Neil Best leaves no stone unturned in the world of sports media.


Former NYC track star Shola Lynch profiles Mary Decker

Four years later, the USSR returned the favor

Four years later, the USSR returned the favor by boycotting the 1984 Summer Olympics in Los Angeles citing a lack of security for their athletes. The Soviets, along with 14 of their boycotting allies, held the Friendship Games instead. Pictured: American distance runner Mary Decker gets her feet tangled with England's Zola Budd and falls to the side of the track midway through women's 3,000-meter run on Aug. 10, 1984 at Los Angeles Memorial Coliseum. (Credit: AP)

It’s not every day I get to write about a film directed by an athlete I covered when she was in high school, but today is one of those days, thanks to “Runner,’’ Tuesday’s entry in ESPN’s “Nine for IX’’ documentary series.

Shola Lynch, a star runner at Hunter College High School in Manhattan in the mid-1980s, recalls Decker’s days as one of America’s biggest sports stars – she was SI’s 1983 Sportswoman of the Year – including her ill-fated showdown with Zola Budd in the 1984 Olympic 3,000-meter run.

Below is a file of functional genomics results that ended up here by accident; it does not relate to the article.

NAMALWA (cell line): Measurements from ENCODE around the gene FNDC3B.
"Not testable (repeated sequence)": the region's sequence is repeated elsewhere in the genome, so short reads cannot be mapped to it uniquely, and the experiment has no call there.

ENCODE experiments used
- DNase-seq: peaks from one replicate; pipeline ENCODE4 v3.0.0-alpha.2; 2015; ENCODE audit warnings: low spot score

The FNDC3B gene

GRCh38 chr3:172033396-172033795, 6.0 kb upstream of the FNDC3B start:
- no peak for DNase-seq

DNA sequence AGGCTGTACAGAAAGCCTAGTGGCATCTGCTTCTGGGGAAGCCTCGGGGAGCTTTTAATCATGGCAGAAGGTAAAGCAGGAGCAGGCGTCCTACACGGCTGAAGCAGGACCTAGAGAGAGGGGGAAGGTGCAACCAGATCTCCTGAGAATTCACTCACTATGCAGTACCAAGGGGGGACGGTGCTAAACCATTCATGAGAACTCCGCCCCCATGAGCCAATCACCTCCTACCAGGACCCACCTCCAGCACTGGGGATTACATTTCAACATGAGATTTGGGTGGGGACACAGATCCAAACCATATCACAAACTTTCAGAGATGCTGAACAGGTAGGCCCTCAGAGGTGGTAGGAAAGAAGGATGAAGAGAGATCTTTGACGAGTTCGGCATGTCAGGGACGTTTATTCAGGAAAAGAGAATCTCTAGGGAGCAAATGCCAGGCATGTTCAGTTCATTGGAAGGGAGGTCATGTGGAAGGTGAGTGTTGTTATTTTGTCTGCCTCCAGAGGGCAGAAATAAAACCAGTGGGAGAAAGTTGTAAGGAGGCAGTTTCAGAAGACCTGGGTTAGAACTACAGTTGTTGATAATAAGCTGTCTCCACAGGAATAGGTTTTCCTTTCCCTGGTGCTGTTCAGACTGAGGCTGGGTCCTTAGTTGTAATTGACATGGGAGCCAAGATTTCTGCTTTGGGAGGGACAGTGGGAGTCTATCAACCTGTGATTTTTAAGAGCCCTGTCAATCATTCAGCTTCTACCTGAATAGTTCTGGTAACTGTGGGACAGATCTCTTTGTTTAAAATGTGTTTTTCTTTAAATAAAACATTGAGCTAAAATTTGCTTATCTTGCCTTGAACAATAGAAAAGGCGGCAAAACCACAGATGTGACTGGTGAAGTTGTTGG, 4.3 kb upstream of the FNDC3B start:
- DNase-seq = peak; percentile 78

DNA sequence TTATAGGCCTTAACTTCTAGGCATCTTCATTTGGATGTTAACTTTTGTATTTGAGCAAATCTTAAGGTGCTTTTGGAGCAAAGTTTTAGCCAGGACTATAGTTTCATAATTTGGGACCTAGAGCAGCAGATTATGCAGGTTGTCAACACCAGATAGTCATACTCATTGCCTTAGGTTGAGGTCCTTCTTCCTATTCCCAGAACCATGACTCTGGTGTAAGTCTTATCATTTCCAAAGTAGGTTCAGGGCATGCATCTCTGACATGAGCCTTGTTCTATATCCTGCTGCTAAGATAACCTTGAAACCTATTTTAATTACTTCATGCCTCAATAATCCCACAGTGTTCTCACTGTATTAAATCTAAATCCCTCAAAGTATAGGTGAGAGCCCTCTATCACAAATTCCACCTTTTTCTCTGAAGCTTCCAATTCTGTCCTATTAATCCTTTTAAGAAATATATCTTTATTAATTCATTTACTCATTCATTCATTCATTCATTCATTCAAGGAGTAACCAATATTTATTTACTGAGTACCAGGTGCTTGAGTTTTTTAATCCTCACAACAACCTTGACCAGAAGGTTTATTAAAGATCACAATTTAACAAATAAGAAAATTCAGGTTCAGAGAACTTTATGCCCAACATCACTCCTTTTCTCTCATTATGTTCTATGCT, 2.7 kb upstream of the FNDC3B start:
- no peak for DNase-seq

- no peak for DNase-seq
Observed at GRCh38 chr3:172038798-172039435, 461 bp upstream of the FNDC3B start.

Newsday’s John Jeansonne is among an interesting group of talking heads.

Lynch, whom The New York Times compared to Decker in 1984, when Lynch was 14, said the film allowed her to better understand her one-time athletic idol.

“As a fellow grownup I got to see more of the whole person,’’ Lynch said. “She has a sense of humor. She’s lovely. She has her insecurities, but she really has a lovely life.’’




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